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Sceptre Soundx S7300 (Pentium III review:

Sceptre Soundx S7300 (Pentium III

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The Good Fast; room for lots of attachments.

The Bad Exposed power button; middling battery life.

The Bottom Line This notebook offers solid performance and plenty of ways to personalize its configuration.

Visit manufacturer site for details.

CNET Editors' Rating

7.0 Overall

Desktop replacement isn't just a marketing jingle when it comes to Sceptre's new, well-equipped S7300. Even without a docking station, you can run your office right out of a briefcase with this machine; just latch on the docking station and you're ready for multimedia, as well. And though it's not as fast as a desktop system equipped with the same 600-MHz Pentium III, the S7300 runs with the big dogs of the notebook world. Desktop replacement isn't just a marketing jingle when it comes to Sceptre's new, well-equipped S7300. Even without a docking station, you can run your office right out of a briefcase with this machine; just latch on the docking station and you're ready for multimedia, as well. And though it's not as fast as a desktop system equipped with the same 600-MHz Pentium III, the S7300 runs with the big dogs of the notebook world.

Sittin' on the Dock of the Bay
The base system costs $1,899 with a 6GB hard drive and 64MB of memory; CNET tested it with 128MB, which bumps the price up $100. On CNET Labs' trials, the Sceptre beat a Micron equipped with a 600-MHz PIII and 64MB of memory by 6 percent and stomped 500-MHz PIII systems from Dell and NEC by 11 and 19 percent, respectively.

We like the S7300's bright, crisp, 13.3-inch, active-matrix LCD screen running on a Rage Mobility M1 2X AGP video card, which displays a resolution of 1,024 by 768 pixels on its own or 1,600 by 1,200 on an external monitor. It also supports dual, independent monitors, which comes in handy for watching movies on the optional $100 DVD player that can attach to the notebook or slide into a slot on the docking station. To add devices, the S7300 has a PS/2 mouse port; a Type II PC Card slot that begs for a modem or a network card; a parallel port for your old printer; and a USB port. A low-profile PCI slot hides behind an easily removable metal plate. The system weighs 4.5 pounds with battery and stands 1.25 inches thick, and the ensemble is encased in a metallic blue chassis.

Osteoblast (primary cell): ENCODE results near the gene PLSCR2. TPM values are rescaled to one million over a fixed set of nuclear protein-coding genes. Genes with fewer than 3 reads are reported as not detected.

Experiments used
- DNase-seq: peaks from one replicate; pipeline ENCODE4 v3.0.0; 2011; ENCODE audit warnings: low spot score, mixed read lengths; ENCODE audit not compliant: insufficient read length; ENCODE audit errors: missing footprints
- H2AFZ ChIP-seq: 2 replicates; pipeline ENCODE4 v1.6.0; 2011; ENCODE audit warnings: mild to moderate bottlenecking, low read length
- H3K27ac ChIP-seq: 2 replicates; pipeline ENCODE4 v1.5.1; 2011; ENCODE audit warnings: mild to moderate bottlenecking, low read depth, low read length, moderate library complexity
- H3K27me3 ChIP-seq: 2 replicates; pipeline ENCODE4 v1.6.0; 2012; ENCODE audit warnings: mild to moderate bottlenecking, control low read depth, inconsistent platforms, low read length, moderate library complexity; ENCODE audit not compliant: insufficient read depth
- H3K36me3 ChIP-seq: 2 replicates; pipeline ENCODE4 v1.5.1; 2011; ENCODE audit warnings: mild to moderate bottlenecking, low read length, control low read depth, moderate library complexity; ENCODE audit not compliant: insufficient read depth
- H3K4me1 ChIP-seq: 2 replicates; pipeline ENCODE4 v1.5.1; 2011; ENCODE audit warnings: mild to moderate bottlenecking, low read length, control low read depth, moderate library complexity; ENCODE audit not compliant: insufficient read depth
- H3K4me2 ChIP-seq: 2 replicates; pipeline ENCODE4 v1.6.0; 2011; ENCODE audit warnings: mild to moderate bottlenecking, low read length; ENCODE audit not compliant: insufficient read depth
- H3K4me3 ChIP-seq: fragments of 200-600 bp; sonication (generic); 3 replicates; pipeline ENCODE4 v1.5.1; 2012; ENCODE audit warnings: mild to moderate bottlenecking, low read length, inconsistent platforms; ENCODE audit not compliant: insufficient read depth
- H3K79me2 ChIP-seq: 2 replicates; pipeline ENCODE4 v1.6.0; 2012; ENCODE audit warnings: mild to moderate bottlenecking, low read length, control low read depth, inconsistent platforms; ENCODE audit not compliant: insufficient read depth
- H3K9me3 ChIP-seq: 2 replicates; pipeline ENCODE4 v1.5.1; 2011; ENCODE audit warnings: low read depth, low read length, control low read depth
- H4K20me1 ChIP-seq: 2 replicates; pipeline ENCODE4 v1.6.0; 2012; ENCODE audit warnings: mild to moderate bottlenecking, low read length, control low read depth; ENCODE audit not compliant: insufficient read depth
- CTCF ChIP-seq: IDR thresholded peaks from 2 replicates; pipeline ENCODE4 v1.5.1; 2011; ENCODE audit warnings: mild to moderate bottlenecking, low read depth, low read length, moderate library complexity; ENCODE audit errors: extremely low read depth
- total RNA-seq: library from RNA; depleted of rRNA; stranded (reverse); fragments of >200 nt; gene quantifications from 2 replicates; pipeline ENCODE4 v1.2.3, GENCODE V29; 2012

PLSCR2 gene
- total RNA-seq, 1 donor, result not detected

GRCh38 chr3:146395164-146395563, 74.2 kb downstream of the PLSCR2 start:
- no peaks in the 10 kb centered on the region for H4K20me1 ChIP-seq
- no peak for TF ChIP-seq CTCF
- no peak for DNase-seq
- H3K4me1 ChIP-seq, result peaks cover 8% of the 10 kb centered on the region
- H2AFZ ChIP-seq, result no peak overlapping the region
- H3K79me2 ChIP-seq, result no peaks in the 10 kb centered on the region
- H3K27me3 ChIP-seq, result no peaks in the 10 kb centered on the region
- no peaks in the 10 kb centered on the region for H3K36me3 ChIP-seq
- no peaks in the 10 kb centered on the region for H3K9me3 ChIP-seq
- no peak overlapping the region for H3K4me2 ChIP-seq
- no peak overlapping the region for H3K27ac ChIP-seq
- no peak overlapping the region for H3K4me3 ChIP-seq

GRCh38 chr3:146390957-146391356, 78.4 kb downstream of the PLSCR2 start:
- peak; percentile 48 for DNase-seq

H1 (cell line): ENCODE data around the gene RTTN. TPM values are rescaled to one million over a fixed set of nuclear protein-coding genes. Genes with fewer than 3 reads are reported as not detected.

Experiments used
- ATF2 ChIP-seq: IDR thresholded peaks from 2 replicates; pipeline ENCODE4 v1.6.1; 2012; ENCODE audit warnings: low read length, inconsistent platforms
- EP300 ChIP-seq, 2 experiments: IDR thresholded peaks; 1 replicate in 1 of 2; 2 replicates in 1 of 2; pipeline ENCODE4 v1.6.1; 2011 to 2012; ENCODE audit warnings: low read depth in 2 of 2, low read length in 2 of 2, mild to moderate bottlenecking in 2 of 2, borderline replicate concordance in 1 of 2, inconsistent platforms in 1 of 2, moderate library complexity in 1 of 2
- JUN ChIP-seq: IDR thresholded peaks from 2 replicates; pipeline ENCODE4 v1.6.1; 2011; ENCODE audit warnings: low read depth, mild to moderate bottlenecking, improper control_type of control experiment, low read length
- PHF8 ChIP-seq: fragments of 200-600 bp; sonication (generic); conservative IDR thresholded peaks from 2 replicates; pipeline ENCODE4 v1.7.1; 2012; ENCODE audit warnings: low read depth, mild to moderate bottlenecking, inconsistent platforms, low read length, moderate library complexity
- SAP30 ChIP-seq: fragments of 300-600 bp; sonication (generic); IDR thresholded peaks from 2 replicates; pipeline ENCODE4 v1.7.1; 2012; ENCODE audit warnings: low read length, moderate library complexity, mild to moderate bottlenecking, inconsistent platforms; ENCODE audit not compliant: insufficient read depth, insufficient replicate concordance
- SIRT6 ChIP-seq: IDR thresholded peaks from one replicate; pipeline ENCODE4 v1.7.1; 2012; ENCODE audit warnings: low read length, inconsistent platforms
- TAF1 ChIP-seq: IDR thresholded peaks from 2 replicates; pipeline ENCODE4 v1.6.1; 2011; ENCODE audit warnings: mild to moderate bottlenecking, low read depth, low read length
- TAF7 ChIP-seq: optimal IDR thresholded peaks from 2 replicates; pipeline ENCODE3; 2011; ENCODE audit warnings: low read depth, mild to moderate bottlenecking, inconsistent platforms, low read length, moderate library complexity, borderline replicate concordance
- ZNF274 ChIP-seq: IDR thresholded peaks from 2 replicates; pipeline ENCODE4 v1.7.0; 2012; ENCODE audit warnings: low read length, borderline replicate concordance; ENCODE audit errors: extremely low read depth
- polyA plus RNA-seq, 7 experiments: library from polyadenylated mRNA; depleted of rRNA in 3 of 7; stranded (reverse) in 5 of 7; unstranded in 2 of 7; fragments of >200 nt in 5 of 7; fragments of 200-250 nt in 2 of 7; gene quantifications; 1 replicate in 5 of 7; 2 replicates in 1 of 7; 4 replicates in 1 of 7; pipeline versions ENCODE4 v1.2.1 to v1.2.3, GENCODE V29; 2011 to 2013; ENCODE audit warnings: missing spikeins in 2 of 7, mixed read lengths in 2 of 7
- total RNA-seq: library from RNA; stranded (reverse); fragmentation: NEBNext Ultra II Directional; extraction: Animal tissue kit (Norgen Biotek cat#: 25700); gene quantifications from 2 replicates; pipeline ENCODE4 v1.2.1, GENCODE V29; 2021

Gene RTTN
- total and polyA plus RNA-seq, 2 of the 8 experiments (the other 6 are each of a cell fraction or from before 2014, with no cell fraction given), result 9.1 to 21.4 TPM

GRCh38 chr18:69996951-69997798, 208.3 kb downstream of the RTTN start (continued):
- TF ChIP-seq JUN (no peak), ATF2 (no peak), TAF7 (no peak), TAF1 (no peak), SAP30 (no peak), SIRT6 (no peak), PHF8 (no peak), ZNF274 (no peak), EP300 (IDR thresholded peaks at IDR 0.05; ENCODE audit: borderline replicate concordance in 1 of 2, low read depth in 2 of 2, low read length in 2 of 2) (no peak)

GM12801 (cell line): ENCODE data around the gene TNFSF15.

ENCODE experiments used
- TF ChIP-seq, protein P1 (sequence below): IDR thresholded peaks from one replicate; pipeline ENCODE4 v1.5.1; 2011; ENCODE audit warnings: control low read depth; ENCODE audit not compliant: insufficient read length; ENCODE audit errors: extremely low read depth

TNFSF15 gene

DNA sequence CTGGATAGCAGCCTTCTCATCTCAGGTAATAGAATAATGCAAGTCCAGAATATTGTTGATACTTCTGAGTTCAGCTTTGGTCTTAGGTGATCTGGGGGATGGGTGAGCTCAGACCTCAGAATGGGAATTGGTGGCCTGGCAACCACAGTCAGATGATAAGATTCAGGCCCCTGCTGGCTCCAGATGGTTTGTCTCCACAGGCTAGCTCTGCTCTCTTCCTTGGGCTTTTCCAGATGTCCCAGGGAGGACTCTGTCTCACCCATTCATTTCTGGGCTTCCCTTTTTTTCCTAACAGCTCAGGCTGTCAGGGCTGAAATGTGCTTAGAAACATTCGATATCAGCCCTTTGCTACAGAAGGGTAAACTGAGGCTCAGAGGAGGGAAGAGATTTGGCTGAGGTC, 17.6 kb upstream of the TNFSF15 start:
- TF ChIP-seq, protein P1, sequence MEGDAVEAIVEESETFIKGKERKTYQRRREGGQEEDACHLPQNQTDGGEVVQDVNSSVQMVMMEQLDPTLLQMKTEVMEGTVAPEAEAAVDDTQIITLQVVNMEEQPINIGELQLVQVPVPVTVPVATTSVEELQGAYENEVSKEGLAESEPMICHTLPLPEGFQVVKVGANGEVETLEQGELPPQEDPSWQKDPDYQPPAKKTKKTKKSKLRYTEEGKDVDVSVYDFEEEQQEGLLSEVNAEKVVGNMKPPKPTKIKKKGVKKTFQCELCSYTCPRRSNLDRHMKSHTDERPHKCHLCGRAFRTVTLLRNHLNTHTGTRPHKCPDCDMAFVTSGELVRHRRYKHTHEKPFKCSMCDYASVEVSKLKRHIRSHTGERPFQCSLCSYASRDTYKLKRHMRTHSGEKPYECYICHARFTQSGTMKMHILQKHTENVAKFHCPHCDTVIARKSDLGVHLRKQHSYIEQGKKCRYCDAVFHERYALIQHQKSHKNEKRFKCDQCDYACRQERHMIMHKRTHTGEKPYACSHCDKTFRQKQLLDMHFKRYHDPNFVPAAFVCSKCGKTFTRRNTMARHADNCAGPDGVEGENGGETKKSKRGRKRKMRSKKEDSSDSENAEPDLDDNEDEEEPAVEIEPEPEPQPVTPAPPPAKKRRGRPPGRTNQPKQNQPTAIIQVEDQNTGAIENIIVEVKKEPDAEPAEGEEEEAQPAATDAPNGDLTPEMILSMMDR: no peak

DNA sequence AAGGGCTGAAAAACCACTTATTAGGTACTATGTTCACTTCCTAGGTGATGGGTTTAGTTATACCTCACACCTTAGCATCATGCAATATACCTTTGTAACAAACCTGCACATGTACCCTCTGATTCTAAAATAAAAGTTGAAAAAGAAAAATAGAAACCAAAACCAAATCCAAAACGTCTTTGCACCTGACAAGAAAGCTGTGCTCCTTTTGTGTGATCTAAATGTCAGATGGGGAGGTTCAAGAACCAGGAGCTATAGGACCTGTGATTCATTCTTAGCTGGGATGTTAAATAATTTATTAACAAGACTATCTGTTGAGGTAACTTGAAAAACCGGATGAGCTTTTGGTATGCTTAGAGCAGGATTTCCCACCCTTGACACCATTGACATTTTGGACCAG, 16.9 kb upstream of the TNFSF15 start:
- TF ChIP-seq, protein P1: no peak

For $199, the docking station is a good investment--even if it does add .75 of an inch in thickness and 3.5 pounds with an AC power supply. But you might need it because the Sceptre drained its battery in only 2 hours and 10 minutes on our tests--too fast for a cross-country flight or even a long meeting. The dock doubles as a battery charger or a second battery, and you can plug it in without shutting down. It also has two FireWire ports (one with power and one for devices that need external juice, such as video cameras) and a S/PDIF port, a common hookup for digital speakers. You may welcome the S/PDIF port because the feeble built-in speakers don't pump out much sound, and they're positioned so that your wrists cover them while typing.

A Few Weak Spots
The S7300 has a few other downsides. For example, the power switch pokes out from the edge; a bump can turn the system on in your briefcase. Additionally, the keyboard clatters a bit and feels somewhat flimsy, and the one-year depot warranty could provide better coverage. But the company offers lifetime, toll-free, no-charge tech calls from 8:30 a.m. to 5:30 p.m. Pacific time. An overnight-exchange program comes only with extended warranties, and there's no onsite repair. However, those minor details don't detract seriously from this fast, versatile system.

Using a 600-MHz Dell Dimension XPS as a baseline (100 points), you can see that the Sceptre S7300 excelled. But in our battery test, it did not fare as well as similarly configured competitors.

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